Psychology has been applied in many different areas of everyday life to try and explain why we behave in the ways that we do. However it is important to note that although psychology does give a broader insight into understanding most human behaviour, it is not possible to have one single conclusive theory. It is more often the case that many different theories can be combined in order to produce a more comprehensive explanation of behaviour. This is true when psychology is used to explain addictive behaviours; there is not one conclusive theory that explains substance addiction and dependence.
An addiction is a syndrome involving behaviour and feelings of impaired control (West 2006). Addictive drugs are those whose reinforcing effects are so potent that some people who are exposed to the drugs are unable to go for very long without taking them, and whose lives become organised around taking the drug. Drug dependence is said to occur when ‘the individual continues use of the substance despite significant substance related problems’ (Davies 1997).
This essay will draw together and discuss the various psychological theories, concepts and explanations in order to evaluate how effective these have been in explaining drug addiction and dependence. As with many areas of psychology, problems arise when behaviour needs to be defined. This is particularly true with addiction. How do we know when someone is addicted? Where are the boundaries? ‘Addiction’ is yet another socially constructed term that is difficult to define because what constitutes an addiction to one person is not addiction to another.
In order to understand why it is that addictive behaviours occur, we must first acknowledge that there are two types of dependence. Eddy et al (1965) defined psychological dependence as “A feeling of satisfaction and a psychic drive that requires periodic or continuous administration of the drug to produce pleasure or avoid discomfort” (cited in Ghodse 1995). This kind of dependence demonstrates an overriding compulsion to take the drug, even when the individual is certain in the knowledge that it is harmful, or when aware of the consequences of possession of the substance (Ghodse 1995).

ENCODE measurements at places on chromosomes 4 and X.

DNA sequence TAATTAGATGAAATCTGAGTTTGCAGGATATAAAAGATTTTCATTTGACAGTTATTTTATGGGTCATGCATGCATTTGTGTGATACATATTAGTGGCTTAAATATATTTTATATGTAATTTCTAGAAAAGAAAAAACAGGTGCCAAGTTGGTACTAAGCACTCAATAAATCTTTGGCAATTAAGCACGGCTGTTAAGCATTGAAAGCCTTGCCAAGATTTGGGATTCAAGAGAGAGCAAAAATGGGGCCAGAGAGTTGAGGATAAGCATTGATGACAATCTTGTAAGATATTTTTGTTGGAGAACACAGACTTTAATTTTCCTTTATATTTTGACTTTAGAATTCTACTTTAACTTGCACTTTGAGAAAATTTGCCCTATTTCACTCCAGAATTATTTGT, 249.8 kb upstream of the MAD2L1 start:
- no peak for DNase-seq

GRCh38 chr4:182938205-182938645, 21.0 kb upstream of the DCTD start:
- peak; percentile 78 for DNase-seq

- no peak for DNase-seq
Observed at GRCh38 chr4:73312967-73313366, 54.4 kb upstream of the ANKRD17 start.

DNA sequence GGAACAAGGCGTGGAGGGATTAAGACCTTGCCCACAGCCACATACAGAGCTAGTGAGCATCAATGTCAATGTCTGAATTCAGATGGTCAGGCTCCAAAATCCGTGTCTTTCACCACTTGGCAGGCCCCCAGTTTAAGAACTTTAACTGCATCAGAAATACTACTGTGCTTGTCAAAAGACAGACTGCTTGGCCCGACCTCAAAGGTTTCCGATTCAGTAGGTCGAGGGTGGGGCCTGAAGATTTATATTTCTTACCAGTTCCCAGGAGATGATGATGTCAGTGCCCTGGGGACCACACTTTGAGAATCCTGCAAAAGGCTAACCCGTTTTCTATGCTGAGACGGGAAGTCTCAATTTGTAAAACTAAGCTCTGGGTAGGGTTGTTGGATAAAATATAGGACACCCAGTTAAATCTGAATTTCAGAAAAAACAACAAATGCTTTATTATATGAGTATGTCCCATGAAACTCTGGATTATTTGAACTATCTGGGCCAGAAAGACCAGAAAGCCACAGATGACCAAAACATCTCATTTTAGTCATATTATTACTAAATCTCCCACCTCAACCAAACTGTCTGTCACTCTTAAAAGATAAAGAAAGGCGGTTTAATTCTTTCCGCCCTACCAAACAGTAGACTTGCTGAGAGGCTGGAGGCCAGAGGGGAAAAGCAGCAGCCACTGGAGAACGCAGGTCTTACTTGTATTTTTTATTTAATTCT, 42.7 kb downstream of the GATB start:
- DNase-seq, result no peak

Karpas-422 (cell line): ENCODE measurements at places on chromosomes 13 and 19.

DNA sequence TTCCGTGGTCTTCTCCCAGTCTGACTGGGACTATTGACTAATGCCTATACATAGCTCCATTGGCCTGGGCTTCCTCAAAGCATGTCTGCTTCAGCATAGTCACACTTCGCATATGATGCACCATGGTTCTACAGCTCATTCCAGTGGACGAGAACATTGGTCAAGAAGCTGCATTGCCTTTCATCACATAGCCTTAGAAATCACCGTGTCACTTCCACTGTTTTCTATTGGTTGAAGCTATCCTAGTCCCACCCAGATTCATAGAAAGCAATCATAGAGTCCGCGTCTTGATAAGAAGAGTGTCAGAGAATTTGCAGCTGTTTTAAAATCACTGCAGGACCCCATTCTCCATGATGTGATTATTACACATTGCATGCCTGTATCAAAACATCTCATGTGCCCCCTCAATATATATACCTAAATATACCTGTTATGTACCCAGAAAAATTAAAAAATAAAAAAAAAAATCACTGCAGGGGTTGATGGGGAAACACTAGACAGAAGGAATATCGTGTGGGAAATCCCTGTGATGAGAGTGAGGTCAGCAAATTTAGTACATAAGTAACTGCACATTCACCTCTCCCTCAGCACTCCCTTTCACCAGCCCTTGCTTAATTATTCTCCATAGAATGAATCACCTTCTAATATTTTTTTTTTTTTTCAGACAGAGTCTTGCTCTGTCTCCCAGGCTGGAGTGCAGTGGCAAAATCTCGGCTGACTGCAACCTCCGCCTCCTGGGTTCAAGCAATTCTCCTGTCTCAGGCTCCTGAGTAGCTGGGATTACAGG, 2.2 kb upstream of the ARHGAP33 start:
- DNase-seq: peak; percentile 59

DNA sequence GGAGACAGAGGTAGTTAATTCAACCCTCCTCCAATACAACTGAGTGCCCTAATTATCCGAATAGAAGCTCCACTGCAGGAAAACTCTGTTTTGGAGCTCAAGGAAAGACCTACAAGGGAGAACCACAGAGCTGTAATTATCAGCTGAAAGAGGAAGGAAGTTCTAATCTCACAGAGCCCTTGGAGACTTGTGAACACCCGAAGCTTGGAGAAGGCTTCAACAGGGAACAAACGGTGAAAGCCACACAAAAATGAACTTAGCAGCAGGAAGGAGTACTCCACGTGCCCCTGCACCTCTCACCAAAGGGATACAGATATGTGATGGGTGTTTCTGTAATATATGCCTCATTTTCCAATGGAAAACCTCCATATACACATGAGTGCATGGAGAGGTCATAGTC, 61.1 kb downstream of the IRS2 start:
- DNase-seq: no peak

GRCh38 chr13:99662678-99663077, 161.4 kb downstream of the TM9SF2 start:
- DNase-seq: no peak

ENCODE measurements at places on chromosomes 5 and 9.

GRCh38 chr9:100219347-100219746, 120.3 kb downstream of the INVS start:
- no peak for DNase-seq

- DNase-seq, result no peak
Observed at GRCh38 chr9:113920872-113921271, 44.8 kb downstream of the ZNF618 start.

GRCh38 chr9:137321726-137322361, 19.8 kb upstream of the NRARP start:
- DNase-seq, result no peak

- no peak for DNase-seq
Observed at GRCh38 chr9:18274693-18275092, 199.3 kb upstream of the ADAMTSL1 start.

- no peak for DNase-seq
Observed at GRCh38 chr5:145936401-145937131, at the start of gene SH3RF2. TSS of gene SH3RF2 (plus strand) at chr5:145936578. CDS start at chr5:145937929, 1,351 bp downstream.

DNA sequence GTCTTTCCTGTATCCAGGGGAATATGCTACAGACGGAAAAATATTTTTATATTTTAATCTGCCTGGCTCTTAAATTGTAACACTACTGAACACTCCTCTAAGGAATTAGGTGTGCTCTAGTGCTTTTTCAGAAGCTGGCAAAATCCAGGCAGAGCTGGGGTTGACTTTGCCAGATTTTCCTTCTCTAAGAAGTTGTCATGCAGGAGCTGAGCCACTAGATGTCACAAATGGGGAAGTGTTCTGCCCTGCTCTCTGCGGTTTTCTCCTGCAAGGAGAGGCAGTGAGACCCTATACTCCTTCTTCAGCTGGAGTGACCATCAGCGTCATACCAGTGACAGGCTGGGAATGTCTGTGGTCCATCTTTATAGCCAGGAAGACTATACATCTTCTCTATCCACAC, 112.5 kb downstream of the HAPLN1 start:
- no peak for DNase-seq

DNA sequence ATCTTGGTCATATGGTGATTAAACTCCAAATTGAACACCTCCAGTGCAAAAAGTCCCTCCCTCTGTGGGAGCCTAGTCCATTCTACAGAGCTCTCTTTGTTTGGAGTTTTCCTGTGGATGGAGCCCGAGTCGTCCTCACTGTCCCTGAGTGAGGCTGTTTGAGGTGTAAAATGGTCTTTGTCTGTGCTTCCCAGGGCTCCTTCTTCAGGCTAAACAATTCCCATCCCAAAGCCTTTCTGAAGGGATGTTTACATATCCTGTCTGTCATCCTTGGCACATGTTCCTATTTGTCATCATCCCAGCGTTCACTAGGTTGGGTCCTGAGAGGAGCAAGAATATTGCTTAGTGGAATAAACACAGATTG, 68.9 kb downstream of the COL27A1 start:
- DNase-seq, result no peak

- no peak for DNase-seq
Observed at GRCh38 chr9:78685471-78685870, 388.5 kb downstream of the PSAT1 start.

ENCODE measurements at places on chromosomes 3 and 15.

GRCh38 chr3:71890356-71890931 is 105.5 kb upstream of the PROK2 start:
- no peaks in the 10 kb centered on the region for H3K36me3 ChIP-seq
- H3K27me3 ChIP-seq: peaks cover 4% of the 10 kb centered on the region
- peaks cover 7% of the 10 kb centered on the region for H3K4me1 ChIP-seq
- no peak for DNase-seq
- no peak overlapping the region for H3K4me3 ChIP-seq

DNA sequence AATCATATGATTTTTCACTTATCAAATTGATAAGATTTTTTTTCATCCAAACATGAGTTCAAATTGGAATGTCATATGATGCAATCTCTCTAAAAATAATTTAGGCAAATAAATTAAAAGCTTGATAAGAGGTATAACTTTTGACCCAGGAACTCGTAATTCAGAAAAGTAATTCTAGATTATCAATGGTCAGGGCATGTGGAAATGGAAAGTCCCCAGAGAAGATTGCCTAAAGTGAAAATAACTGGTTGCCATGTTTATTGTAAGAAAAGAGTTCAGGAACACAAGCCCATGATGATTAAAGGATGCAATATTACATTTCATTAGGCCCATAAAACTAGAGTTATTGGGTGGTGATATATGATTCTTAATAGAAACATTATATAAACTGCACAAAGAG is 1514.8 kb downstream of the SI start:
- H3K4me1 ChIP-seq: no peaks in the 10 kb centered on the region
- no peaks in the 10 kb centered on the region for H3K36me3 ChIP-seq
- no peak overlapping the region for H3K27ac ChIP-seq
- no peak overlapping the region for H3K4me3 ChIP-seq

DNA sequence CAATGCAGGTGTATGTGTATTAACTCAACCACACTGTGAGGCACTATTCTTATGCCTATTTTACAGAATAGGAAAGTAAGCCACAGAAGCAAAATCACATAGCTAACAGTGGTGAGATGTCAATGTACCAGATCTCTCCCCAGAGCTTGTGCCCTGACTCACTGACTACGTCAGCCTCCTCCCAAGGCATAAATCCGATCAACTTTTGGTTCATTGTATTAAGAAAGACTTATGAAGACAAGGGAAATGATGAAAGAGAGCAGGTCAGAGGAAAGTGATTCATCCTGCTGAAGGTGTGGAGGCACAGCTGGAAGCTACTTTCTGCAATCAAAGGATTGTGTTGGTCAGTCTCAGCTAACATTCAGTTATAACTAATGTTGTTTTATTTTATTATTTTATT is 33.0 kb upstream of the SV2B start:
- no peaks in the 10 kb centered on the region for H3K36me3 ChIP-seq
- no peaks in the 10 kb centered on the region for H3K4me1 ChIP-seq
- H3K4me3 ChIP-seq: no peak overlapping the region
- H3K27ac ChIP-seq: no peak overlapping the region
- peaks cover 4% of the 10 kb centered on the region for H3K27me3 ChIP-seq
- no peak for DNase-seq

The other type of dependence is physical dependence, also defined by Eddy et al as “An adaptive state manifested by intense physical disturbances when the drug is withdrawn”. The body becomes so accustomed to the drug and withdrawal symptoms are much more apparent. The unpleasant nature of the withdrawal syndrome can lead to an individual actually increasing the intensity of their drug taking, in order to avoid or relieve this withdrawal discomfort (Ghodse 1990). Psychoactive substances all have very different chemical properties. Not all drugs are obviously addictive.
For example, long term, regular use of cannabis leads to tolerance and increasing difficulty stopping despite wishing or attempting to do so. Although the risk of dependence is substantially less than for nicotine or opiates, it is similar to that of alcohol (DiClemente 2003). Heroin addicts often take daily doses that would kill a normal person and experience very unpleasant symptoms if they go ‘cold turkey’ and try to stop. In these terms, tobacco and cocaine were not obviously addictive, yet it was clear that these were extremely difficult habits to break. (Drugs: dilemmas and choices 2000).
This is where the distinction between physical and psychological dependence emerged. It is possible for a person to be psychologically dependent on a drug, without manifesting any physical dependence on it. However, it is generally accepted that although someone may be physically dependant on a drug, the state of dependence cannot be said to exist without some kind of psychological dependence present (Ghodse 1995). Under the Rational Informed Stable Choice (RISC) model, we do things because we expect them to produce benefits, and we know about and are willing to accept the adverse consequences, whether this is smoking, drinking, or drug taking.
For example, a drug user continues to take drugs because it is preferable to the alternative to living without drugs, not necessarily because they cannot stop (West 2006). In other words, the pleasure or escape the addict obtains from a drug is worth whatever the consequences might be. This model is rather simplistic, as its main point is that each individual chooses to keep taking the drug, and does not take into account any biological factors that may or may not be relevant.